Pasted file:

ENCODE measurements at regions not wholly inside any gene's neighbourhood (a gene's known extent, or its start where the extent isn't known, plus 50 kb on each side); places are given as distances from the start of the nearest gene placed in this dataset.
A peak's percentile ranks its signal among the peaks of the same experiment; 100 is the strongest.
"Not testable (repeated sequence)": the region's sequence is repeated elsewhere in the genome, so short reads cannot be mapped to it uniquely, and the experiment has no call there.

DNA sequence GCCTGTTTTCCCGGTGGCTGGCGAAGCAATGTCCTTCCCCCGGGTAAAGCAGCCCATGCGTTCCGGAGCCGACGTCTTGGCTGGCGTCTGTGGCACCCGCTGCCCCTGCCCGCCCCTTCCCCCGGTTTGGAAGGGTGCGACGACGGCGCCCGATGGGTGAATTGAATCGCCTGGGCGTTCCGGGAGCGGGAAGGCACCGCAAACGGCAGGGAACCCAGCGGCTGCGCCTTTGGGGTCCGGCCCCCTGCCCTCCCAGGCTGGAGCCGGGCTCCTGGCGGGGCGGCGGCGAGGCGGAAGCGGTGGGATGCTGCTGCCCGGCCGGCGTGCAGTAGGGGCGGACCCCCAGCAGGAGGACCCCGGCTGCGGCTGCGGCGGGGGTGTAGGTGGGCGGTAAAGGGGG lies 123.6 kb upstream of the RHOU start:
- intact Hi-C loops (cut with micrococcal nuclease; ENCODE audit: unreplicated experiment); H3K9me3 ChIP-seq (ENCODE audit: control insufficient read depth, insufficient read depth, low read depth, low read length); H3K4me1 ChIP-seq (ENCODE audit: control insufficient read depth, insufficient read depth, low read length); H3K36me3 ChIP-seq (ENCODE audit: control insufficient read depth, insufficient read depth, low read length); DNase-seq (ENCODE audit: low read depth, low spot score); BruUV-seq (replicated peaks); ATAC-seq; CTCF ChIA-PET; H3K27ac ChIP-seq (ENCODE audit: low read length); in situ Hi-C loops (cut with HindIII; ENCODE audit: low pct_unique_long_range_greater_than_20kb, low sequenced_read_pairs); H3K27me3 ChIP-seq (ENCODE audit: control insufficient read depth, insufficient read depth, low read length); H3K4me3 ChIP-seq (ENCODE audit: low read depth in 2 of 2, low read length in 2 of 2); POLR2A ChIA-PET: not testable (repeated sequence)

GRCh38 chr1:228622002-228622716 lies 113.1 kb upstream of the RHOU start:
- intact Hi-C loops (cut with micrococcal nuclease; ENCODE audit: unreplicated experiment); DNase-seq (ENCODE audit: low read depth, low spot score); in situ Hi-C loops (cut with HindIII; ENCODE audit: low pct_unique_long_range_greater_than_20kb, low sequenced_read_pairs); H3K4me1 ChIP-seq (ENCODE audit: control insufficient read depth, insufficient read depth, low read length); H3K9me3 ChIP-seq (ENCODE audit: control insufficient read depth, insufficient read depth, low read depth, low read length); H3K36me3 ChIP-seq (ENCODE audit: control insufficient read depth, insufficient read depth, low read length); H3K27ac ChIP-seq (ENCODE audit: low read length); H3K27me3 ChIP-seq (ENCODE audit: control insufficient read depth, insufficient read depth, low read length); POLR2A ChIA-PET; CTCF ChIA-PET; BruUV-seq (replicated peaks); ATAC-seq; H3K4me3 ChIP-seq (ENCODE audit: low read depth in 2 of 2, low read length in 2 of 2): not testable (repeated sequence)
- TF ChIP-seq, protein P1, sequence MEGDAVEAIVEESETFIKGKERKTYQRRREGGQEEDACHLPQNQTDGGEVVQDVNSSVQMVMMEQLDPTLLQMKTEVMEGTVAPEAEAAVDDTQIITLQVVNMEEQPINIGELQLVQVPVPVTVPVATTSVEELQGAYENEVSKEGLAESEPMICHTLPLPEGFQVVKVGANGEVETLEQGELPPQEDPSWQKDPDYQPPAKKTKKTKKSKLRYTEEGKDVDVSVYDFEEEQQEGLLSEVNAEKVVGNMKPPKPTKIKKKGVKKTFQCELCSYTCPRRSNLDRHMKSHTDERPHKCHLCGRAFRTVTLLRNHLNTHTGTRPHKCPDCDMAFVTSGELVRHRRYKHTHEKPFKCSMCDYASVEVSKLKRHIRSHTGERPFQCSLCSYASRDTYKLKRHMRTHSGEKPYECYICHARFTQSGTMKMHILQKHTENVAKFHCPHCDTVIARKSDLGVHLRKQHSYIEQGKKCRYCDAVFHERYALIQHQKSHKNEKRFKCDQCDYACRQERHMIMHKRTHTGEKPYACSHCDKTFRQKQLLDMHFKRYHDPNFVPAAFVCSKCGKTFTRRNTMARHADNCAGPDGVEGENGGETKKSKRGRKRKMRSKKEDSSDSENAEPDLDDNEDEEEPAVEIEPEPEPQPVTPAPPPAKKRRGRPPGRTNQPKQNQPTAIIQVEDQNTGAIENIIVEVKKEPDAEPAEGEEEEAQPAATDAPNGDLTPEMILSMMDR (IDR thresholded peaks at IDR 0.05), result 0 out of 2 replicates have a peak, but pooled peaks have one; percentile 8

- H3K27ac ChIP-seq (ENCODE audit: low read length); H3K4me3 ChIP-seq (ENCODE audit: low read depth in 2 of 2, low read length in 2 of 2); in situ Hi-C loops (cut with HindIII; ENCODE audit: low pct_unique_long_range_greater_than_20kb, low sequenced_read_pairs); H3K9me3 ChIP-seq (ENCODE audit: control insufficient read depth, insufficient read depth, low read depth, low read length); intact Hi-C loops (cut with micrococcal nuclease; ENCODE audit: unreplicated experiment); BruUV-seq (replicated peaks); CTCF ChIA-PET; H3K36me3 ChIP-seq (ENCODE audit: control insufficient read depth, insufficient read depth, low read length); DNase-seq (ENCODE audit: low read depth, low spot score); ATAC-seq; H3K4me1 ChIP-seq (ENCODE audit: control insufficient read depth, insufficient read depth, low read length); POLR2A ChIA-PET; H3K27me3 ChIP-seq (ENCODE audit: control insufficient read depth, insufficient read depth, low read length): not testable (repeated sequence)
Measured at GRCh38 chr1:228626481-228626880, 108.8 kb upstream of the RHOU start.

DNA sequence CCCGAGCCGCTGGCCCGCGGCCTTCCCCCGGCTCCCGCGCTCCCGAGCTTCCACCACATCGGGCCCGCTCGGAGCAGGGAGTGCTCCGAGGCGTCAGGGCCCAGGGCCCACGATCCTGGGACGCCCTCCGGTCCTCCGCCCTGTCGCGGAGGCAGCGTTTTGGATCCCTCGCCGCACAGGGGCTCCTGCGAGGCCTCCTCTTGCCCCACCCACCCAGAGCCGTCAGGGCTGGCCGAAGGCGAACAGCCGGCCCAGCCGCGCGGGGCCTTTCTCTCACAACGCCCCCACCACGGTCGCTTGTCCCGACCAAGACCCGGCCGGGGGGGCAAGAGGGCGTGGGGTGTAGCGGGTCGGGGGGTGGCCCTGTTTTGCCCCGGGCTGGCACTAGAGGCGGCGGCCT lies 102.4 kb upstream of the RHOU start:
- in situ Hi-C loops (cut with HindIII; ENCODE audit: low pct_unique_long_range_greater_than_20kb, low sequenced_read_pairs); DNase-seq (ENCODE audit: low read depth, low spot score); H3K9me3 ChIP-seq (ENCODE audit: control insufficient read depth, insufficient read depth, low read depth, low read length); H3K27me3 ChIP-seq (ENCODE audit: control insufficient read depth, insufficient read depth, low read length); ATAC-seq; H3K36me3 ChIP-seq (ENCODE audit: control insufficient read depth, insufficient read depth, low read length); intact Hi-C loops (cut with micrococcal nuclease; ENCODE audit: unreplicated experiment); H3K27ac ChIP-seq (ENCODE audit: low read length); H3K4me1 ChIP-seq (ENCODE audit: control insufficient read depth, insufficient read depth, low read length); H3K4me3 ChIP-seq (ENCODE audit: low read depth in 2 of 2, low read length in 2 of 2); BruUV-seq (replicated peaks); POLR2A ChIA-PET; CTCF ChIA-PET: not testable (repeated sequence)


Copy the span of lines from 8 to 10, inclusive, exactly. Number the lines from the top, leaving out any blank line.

- TF ChIP-seq, protein P1, sequence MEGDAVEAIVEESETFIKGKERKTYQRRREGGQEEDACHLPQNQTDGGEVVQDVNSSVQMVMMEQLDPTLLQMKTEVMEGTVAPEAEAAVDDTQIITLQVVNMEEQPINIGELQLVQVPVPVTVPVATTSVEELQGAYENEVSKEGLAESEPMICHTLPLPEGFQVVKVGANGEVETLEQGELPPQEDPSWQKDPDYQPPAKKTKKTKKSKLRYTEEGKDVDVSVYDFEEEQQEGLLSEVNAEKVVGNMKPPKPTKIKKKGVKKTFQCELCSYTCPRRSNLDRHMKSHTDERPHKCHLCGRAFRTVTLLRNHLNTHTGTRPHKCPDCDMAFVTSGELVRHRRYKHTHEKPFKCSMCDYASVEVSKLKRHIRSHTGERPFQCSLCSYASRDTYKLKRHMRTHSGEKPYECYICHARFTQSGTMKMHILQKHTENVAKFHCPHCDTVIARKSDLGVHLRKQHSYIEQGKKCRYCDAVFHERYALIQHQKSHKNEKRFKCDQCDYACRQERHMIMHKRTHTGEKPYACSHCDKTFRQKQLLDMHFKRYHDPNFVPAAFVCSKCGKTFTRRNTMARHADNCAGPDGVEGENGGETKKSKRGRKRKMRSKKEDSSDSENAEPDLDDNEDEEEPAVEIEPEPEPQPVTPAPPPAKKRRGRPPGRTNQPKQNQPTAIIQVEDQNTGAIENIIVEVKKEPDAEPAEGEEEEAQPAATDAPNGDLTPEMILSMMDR (IDR thresholded peaks at IDR 0.05), result 0 out of 2 replicates have a peak, but pooled peaks have one; percentile 8

- H3K27ac ChIP-seq (ENCODE audit: low read length); H3K4me3 ChIP-seq (ENCODE audit: low read depth in 2 of 2, low read length in 2 of 2); in situ Hi-C loops (cut with HindIII; ENCODE audit: low pct_unique_long_range_greater_than_20kb, low sequenced_read_pairs); H3K9me3 ChIP-seq (ENCODE audit: control insufficient read depth, insufficient read depth, low read depth, low read length); intact Hi-C loops (cut with micrococcal nuclease; ENCODE audit: unreplicated experiment); BruUV-seq (replicated peaks); CTCF ChIA-PET; H3K36me3 ChIP-seq (ENCODE audit: control insufficient read depth, insufficient read depth, low read length); DNase-seq (ENCODE audit: low read depth, low spot score); ATAC-seq; H3K4me1 ChIP-seq (ENCODE audit: control insufficient read depth, insufficient read depth, low read length); POLR2A ChIA-PET; H3K27me3 ChIP-seq (ENCODE audit: control insufficient read depth, insufficient read depth, low read length): not testable (repeated sequence)
Measured at GRCh38 chr1:228626481-228626880, 108.8 kb upstream of the RHOU start.